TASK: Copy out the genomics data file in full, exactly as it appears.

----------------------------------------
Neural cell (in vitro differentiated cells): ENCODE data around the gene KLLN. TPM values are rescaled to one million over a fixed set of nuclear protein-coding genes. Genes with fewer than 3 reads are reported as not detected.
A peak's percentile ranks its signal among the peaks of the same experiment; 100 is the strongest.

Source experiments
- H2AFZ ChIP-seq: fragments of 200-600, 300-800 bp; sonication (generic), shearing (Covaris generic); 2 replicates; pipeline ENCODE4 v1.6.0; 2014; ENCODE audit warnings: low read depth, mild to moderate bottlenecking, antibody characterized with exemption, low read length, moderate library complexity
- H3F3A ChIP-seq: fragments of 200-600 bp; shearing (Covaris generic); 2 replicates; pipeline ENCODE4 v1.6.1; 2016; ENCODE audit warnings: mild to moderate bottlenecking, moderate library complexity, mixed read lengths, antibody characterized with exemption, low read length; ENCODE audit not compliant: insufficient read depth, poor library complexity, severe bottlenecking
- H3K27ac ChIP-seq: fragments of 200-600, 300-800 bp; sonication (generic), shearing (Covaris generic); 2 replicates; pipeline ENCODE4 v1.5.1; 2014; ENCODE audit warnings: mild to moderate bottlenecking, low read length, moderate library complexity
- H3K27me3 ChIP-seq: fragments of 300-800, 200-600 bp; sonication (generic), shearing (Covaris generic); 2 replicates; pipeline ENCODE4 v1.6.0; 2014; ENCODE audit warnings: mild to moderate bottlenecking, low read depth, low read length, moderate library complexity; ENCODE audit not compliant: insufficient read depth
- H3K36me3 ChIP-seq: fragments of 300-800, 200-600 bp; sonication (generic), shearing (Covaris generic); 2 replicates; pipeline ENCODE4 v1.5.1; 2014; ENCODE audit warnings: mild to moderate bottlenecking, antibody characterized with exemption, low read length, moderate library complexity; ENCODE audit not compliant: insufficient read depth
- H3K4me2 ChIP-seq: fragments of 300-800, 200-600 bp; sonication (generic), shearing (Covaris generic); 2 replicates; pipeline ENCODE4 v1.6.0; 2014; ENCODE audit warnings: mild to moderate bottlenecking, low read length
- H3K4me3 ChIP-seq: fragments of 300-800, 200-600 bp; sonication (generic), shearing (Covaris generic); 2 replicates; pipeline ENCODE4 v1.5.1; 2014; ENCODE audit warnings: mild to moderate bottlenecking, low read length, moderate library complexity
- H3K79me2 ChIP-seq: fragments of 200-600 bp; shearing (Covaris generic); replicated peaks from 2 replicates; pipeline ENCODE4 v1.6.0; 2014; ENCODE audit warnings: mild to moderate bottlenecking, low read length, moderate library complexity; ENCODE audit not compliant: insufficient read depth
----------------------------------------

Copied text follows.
Neural cell (in vitro differentiated cells): ENCODE data around the gene KLLN. TPM values are rescaled to one million over a fixed set of nuclear protein-coding genes. Genes with fewer than 3 reads are reported as not detected.
A peak's percentile ranks its signal among the peaks of the same experiment; 100 is the strongest.

Source experiments
- H2AFZ ChIP-seq: fragments of 200-600, 300-800 bp; sonication (generic), shearing (Covaris generic); 2 replicates; pipeline ENCODE4 v1.6.0; 2014; ENCODE audit warnings: low read depth, mild to moderate bottlenecking, antibody characterized with exemption, low read length, moderate library complexity
- H3F3A ChIP-seq: fragments of 200-600 bp; shearing (Covaris generic); 2 replicates; pipeline ENCODE4 v1.6.1; 2016; ENCODE audit warnings: mild to moderate bottlenecking, moderate library complexity, mixed read lengths, antibody characterized with exemption, low read length; ENCODE audit not compliant: insufficient read depth, poor library complexity, severe bottlenecking
- H3K27ac ChIP-seq: fragments of 200-600, 300-800 bp; sonication (generic), shearing (Covaris generic); 2 replicates; pipeline ENCODE4 v1.5.1; 2014; ENCODE audit warnings: mild to moderate bottlenecking, low read length, moderate library complexity
- H3K27me3 ChIP-seq: fragments of 300-800, 200-600 bp; sonication (generic), shearing (Covaris generic); 2 replicates; pipeline ENCODE4 v1.6.0; 2014; ENCODE audit warnings: mild to moderate bottlenecking, low read depth, low read length, moderate library complexity; ENCODE audit not compliant: insufficient read depth
- H3K36me3 ChIP-seq: fragments of 300-800, 200-600 bp; sonication (generic), shearing (Covaris generic); 2 replicates; pipeline ENCODE4 v1.5.1; 2014; ENCODE audit warnings: mild to moderate bottlenecking, antibody characterized with exemption, low read length, moderate library complexity; ENCODE audit not compliant: insufficient read depth
- H3K4me2 ChIP-seq: fragments of 300-800, 200-600 bp; sonication (generic), shearing (Covaris generic); 2 replicates; pipeline ENCODE4 v1.6.0; 2014; ENCODE audit warnings: mild to moderate bottlenecking, low read length
- H3K4me3 ChIP-seq: fragments of 300-800, 200-600 bp; sonication (generic), shearing (Covaris generic); 2 replicates; pipeline ENCODE4 v1.5.1; 2014; ENCODE audit warnings: mild to moderate bottlenecking, low read length, moderate library complexity
- H3K79me2 ChIP-seq: fragments of 200-600 bp; shearing (Covaris generic); replicated peaks from 2 replicates; pipeline ENCODE4 v1.6.0; 2014; ENCODE audit warnings: mild to moderate bottlenecking, low read length, moderate library complexity; ENCODE audit not compliant: insufficient read depth